The Miraculous Neuronal Pathways

Neurons communicate through synapses and neurotransmitters, leading to sensory experiences. The elasticity of these pathways enables compensatory growth when a sense is lost. Blind individuals can use echolocation to create a visual experience, revealing the interconnectedness of various brain regions.

The Specialization of Neuron Clusters

The brain is made up of specialized neuron clusters that enable humans to identify objects and monitor body parts. These clusters have specific regions that trigger different responses based on the information they process. For instance, the fusiform face area (FFA) helps discern between faces, while the “where-stream” processes the location and movement of objects. Furthermore, the “what-stream” helps identify objects by responding to specific lines, angles, and locations in the visual field. Additionally, the somatosensory cortex monitors body parts and initiates their movements, representing each limb in its gray matter. Therefore, amputees experience sensations in missing limbs because it is still connected to the somatosensory cortex. Brain disorders like face blindness can be a result of issues in the FFA. The brain’s ability to form these specialized clusters allows for complex hand-eye coordination and the identification of various objects in the surroundings.

Emotions, Memories, and Good Decisions

Our emotions and memories are processed in the limbic system, while good decisions are formed by the frontal lobes. The case studies of Elliot and Phineas Gage illustrate the significance of the connection between these regions.

Have you ever found yourself crying before you realized why? This happens because sometimes the brain generates feelings before it processes rational thoughts. Feelings are helpful as they allow you to label incoming information immediately. Emotions and memories are formed in the limbic system, comprising parts like the thalamus, hippocampus and amygdala.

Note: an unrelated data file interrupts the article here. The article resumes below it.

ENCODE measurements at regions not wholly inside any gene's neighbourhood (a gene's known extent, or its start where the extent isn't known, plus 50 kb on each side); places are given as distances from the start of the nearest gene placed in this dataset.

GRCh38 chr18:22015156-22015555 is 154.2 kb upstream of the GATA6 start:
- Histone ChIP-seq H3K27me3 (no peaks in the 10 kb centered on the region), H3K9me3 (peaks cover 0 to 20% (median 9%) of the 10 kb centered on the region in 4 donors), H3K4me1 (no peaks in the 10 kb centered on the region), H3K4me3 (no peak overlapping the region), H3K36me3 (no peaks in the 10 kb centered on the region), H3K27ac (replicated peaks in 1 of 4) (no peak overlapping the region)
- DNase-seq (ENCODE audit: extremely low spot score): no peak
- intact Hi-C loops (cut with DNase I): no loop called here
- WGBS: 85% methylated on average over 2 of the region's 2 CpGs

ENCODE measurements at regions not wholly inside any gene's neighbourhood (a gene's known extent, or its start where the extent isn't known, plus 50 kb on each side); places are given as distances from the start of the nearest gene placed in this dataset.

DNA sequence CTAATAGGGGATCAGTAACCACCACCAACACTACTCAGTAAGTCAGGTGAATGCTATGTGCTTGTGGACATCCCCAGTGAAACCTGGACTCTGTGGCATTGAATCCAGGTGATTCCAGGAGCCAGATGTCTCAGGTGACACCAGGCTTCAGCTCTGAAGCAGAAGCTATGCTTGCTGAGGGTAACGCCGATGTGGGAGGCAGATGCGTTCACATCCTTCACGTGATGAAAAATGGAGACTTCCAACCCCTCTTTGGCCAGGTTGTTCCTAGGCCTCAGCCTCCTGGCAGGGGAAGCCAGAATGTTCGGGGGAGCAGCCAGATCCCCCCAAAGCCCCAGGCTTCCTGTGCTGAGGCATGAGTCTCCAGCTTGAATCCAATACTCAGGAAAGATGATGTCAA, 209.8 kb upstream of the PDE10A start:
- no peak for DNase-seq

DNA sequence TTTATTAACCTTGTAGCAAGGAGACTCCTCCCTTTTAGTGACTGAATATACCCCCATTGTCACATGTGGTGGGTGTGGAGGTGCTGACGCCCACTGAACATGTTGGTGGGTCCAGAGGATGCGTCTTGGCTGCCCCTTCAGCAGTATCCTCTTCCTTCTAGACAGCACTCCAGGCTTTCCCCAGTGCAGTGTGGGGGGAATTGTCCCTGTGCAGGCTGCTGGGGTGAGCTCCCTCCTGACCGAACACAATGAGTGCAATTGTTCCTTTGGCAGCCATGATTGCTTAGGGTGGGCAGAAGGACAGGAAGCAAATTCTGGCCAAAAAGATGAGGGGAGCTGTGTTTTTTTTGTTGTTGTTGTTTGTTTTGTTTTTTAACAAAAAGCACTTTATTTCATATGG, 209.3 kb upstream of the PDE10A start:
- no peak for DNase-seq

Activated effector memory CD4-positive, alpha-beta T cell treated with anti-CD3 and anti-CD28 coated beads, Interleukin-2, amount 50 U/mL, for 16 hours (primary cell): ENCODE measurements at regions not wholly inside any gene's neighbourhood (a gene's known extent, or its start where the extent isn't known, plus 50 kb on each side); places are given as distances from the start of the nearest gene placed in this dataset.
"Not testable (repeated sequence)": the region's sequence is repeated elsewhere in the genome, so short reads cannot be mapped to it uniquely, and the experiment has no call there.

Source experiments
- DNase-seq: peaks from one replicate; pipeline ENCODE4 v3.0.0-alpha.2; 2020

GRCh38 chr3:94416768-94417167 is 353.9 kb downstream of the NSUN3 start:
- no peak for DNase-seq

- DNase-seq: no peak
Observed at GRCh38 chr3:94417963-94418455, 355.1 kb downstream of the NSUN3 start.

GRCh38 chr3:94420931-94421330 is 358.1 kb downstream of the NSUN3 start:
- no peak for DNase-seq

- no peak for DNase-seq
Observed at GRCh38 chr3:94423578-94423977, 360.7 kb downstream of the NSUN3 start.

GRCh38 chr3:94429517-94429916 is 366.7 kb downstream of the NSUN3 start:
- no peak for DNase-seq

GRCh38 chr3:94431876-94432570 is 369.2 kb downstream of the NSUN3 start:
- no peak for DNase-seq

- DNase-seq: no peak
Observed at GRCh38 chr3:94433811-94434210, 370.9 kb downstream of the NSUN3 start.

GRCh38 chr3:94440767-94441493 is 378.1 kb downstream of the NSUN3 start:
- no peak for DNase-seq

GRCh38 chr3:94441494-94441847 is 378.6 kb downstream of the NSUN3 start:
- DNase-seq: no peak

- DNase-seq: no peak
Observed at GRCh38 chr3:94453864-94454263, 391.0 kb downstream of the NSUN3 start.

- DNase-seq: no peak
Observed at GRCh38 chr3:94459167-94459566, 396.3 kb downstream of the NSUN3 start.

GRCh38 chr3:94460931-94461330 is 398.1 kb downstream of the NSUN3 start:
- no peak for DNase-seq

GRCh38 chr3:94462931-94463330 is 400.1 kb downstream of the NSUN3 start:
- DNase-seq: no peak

The thalamus recognizes and labels sights and sounds. The hippocampus helps create both short-term and long-term memories. The amygdala plays a role in attention, fear, aggression, hunger, and sex drive. The frontal lobes help plan actions and make choices. To make good decisions, we need the limbic system and rational frontal lobes working together.

The case of Elliot, a man who lost his ability to make simple choices after a tumor severed his frontal lobes and limbic system, further highlights the significance of connections between these regions. Elliot’s personality, emotions, and memory stayed intact, but he struggled with even basic decisions. Similarly, when a pipe shot through Phineas Gage’s brain, blowing out parts of his thalamus and prefrontal lobes, he changed from an honest man into a reckless gambler. These two real-life cases show us how emotions, memories, and good decision-making are all connected in a balance.

Want to read the full book summary?

Leave a Reply

Your email address will not be published. Required fields are marked *

Fill out this field
Fill out this field
Please enter a valid email address.
You need to agree with the terms to proceed